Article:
Birds of RedGate Park

Breaking News: 150 bird species identified at RedGate Park!
(read about efforts to reach 150)

150 species of birds (see the full list) have been identified at RedGate Park over the past year. Read more about the history of birding at RedGate Park.

New: the RedGate Bird Game is now available to print or view on your phone.

Click an image below to enlarge (photos by Vickie Baily).

Contact Vickie Baily with questions about birds at RedGate Park:

Birding at RedGate Park

In August 3, 2019 Rockville Resident Anne Mytych first went birding at what had just been made RedGate Park. She was surprised by the more than 30 species she found, not only more chipping sparrows than she had ever seen anywhere, but a rare Blue Grosbeak. She went back a week later and added a Black-crowned Night Heron to her list.

When she told fellow-birders Vickie Baily and Concetta Goodrich about RedGate, and they found that the Blue Grosbeaks were breeding there, it began to dawn on all of them that the former golf course was a kind of birding heaven.

On August 24th, Vickie asked that it be made a Birding Hotspot on the Cornell Ornithology site, eBird. Mike Bowen came to check out its suitability, and not only said yes to the Hotspot designation, but joined the little group of four that then dubbed themselves the RedGate Trailblazers. Seven months later that group, over 50 other birders have come to the site to see the unusual birds, and have seen more than 125 species so far.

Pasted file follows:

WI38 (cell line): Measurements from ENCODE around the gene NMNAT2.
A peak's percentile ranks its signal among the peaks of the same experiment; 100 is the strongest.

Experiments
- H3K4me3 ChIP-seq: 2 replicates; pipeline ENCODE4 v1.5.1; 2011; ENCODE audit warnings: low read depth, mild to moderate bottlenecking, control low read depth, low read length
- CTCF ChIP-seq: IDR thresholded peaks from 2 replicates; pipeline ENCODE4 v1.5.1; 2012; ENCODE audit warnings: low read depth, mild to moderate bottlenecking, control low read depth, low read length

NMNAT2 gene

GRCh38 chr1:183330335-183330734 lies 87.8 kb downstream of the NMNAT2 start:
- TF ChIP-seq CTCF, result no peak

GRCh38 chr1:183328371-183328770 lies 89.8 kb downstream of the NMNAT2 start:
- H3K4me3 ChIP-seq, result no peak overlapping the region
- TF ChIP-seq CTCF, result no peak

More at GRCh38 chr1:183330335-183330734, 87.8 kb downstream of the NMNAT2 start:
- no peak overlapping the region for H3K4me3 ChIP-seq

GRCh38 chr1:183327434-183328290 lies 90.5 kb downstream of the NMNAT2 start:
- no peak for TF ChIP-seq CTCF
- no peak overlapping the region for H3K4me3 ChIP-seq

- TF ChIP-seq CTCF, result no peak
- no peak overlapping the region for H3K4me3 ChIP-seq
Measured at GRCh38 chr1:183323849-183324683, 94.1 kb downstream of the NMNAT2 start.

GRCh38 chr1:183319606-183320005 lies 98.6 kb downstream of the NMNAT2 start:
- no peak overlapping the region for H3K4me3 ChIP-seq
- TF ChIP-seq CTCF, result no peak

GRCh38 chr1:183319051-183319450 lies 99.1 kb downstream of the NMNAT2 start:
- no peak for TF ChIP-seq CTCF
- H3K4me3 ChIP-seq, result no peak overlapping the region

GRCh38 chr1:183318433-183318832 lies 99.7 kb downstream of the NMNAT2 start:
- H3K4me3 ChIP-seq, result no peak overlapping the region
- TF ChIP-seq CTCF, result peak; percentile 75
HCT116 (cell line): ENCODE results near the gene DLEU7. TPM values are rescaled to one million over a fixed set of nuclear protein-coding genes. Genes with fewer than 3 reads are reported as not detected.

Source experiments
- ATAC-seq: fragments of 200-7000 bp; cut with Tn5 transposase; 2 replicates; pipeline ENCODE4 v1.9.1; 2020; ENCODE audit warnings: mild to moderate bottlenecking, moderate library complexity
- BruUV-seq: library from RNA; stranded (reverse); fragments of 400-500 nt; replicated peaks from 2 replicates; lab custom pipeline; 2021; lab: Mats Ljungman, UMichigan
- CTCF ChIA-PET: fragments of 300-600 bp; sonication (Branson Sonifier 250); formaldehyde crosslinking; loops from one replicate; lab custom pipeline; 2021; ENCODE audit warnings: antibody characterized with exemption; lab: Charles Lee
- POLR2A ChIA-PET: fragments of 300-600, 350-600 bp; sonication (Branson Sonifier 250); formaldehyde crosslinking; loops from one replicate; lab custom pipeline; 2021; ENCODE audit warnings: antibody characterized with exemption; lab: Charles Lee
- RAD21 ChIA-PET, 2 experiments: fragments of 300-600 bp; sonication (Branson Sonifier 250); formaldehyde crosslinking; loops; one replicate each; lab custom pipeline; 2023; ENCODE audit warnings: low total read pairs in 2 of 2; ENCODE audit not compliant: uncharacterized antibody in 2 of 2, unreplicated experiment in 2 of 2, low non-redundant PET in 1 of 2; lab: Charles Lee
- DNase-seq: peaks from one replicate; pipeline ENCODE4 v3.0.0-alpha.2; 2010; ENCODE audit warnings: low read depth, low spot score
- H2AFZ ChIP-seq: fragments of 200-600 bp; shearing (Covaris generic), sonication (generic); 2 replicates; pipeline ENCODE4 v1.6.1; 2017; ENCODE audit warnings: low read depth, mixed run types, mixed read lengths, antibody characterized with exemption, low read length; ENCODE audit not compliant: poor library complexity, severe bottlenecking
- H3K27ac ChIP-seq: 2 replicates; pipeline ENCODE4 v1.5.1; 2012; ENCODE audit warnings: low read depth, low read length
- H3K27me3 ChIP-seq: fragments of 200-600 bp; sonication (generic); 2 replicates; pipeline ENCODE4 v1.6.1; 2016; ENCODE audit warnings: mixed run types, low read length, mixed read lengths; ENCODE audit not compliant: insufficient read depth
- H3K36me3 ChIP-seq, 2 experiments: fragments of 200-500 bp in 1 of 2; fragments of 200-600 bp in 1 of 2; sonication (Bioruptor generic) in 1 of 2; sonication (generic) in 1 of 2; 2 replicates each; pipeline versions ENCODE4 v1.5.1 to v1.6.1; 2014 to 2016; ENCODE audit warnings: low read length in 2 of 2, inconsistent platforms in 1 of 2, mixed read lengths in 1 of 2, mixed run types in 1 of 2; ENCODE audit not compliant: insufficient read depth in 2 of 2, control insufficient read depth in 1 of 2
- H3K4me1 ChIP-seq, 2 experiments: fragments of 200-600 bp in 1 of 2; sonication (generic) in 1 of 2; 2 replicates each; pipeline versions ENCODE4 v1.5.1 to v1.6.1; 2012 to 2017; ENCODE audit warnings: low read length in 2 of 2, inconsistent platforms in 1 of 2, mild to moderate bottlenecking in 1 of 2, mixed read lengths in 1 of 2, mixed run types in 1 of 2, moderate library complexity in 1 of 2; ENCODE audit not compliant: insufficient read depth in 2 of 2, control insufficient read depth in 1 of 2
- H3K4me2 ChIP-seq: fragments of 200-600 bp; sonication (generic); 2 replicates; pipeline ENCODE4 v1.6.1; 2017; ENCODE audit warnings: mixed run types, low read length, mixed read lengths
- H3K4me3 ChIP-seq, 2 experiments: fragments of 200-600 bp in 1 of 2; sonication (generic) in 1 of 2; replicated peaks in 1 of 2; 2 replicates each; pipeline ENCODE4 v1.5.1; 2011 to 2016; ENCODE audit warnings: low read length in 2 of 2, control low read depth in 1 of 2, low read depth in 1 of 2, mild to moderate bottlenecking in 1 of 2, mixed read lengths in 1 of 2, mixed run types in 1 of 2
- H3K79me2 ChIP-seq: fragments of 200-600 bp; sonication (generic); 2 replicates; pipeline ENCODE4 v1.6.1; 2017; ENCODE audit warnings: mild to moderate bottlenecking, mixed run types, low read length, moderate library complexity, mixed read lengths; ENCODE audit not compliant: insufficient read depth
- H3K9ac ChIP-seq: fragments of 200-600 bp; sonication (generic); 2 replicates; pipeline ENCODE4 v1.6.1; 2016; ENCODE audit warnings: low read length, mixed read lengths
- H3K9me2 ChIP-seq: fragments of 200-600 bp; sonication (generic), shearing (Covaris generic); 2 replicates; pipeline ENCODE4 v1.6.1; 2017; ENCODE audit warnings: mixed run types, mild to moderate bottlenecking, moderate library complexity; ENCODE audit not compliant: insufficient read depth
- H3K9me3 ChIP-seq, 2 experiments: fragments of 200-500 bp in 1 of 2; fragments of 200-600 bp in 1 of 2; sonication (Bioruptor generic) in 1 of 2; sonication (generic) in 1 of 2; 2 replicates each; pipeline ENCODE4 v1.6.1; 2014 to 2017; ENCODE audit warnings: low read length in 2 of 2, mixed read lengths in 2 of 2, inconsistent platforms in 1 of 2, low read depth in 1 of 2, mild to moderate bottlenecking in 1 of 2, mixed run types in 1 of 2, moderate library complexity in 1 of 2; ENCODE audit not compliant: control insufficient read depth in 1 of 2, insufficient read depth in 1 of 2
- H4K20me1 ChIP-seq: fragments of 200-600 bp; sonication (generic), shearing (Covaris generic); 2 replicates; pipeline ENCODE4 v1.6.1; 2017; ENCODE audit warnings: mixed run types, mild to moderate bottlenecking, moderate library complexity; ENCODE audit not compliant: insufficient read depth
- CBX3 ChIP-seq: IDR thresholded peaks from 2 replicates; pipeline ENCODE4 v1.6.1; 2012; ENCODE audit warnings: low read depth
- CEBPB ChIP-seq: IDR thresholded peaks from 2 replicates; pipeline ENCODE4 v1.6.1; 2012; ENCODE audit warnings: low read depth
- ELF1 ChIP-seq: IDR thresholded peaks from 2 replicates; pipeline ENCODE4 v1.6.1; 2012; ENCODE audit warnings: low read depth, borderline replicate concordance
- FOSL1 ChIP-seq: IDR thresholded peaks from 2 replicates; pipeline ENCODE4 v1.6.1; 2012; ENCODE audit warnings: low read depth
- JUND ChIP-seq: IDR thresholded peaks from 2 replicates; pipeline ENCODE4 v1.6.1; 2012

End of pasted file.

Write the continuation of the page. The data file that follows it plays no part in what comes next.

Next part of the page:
RedGate Park is largely its grassland habitat, dotted with trees and water features, that makes it appealing to many birds that would normally be no closer to Rockville than Poolesville.  Thirteen varieties of native sparrows (including towhees and juncos) have been seen there, many types of hawks, some surprising flycatchers, five types of vireos, and now a pair of Great Horned Owls. It is expected that as this first Spring arrives more species will be added, and, as we move farther away from the golf course‚Äôs chemical-use more types of birds will breed there.